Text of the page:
Students will soon need fewer SOLs to graduate

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Students will soon need fewer SOLs to graduate

Aniyah Lewis

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Beginning with the class of 2022, students will no longer need as many verified SOL requirements in order to graduate. For those seeking an advanced diploma the requirement is reduced from nine to five, and from six to five for those working towards a standard diploma.

“The requirement is being ‘lowered’ to reflect that education is more than just passing a test. I use quotation marks around lowered because I don’t think of it as lowering. I think of it as being assessed authentically,” states Dr. James Avila, Principal.

As of October 2015, Virginia has been revising the SOAs (Standards of Accreditation) to better measure individual student growth. In the past, schools were evaluated solely based off of achievement of standardized tests, however, the new system exists to recognize student’s strides toward proficiency.

Perhaps in the future educators may have more autonomy with regards to standardized testing. “I think that teachers are best suited to create their own proficiency based tests. SOLs are cumulative, and they’re proficiency based, but they don’t always line up perfectly with what skills are being taught in the classroom,” states School Improvement Specialist, Mr. Shaheen Soorani.

It is no longer just a pass or fail scenario and schools will not be judged on that fallacy. To best reflect the 5Cs: creativity, critical thinking, communication, collaboration, and citizenship, schools can be granted one of three ratings of accreditation: Accredited, Accredited with Conditions, and Accreditation Denied.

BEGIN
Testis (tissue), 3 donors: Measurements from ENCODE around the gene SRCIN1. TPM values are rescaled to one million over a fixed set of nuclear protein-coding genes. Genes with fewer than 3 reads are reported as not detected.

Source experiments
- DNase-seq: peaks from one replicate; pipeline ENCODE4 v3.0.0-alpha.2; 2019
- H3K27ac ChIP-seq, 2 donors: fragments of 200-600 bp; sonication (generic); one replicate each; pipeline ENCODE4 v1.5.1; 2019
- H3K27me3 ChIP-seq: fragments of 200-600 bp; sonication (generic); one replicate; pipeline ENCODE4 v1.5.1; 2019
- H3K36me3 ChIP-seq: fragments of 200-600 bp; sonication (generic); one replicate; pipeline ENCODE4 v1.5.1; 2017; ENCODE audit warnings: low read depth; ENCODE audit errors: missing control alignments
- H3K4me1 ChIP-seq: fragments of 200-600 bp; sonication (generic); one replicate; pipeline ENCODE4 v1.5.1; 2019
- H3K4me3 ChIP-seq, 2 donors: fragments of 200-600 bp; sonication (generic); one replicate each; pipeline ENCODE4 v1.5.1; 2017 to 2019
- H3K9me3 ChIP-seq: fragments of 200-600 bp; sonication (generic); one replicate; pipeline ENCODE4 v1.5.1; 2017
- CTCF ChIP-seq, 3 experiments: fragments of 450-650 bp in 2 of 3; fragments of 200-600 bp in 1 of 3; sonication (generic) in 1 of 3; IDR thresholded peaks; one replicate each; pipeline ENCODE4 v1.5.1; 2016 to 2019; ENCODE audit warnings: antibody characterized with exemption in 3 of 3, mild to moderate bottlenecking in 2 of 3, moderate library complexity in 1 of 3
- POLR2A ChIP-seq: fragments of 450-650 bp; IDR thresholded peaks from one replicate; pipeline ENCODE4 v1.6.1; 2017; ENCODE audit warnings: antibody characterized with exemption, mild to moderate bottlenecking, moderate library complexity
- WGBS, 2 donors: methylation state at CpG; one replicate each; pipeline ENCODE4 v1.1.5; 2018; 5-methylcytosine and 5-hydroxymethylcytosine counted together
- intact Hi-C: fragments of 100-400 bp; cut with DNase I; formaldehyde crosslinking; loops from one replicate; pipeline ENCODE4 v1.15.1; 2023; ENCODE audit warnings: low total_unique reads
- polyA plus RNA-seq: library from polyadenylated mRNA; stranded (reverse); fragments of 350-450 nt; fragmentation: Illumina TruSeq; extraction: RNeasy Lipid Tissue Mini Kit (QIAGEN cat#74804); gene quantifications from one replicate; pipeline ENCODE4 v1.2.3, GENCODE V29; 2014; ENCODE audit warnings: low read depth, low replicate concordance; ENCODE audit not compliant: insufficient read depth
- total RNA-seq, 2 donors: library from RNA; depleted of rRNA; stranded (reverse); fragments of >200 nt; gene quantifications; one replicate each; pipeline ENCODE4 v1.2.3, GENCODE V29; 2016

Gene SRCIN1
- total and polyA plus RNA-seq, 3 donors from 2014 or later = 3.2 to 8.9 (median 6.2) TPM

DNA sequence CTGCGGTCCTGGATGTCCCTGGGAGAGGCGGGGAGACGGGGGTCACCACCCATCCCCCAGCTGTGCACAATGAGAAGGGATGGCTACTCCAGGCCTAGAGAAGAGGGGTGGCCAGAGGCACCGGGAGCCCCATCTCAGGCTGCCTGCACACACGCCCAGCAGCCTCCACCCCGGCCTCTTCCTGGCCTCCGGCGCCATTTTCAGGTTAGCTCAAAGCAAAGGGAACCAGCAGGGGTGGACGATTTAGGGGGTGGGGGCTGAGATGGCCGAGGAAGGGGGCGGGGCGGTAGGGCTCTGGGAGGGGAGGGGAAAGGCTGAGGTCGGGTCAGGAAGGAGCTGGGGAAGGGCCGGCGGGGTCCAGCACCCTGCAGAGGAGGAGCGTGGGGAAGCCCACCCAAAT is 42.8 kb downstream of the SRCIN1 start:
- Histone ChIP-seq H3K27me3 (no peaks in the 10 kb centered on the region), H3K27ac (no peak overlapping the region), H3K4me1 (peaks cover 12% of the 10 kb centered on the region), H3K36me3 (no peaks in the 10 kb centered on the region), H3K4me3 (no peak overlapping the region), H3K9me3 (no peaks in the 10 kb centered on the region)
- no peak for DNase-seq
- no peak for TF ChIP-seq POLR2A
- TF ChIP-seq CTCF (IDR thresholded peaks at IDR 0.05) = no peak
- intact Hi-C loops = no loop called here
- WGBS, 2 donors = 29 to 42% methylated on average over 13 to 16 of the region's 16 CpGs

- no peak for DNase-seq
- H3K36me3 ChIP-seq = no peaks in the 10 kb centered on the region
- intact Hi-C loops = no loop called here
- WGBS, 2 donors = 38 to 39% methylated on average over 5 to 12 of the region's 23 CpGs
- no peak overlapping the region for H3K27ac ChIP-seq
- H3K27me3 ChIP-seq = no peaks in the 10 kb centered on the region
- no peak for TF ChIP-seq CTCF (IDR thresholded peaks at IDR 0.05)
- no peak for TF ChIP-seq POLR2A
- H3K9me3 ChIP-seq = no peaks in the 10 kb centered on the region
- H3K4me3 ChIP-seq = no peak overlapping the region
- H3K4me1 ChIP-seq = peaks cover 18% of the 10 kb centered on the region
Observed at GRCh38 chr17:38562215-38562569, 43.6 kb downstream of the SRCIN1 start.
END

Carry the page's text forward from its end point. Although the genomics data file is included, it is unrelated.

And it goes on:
“In the place of SOL tests, students will most likely take an authentic performance-based assessment. We have some in place already, such as the CWRA plus. School divisions will most likely be able to create their own performance-based assessments, such as a senior project or another cumulative project that demonstrates the 5Cs,” states Dr. Avila.

There has been an emphasis on improvement and some students believe it couldn’t come soon enough.

“It’s not fair!,” states Jada Bennet, 11th grade student, “because after all this time we’ve spent in high school they finally realized it’s not working out.”

Below are the stories featured in Volume 3, Issue 3 of The Roaring Gazette.

Students will soon need fewer SOLs to graduate by Aniyah Lewis

2018 Leadership Workshop coming soon! by Cassidy O’Neal

Marching Lions receive a Superior rating by Sotiria Bessinas

The Great Tallwood Divide: Has the academy split Tallwood in two? by Noelani Stachurski

Meet a Lion: Mrs. Yuzhbabenko by Chris Purkiss

Lion Voices: What would you change about Tallwood? by Frances Summers

Teachers’ homework policies vary by Frances Summers

CIEE offers great travel opportunities for students by Bethany Hansel

Ms. Adams is here for all your school store needs by Ashley Archila-Ventura

The homework surplus by Finley Brakke

Virginia schools must aim to teach ALL students by Marissa Goodall

“Jigsaw” a disapointing entry in the “Saw” series by Ashley Malinson

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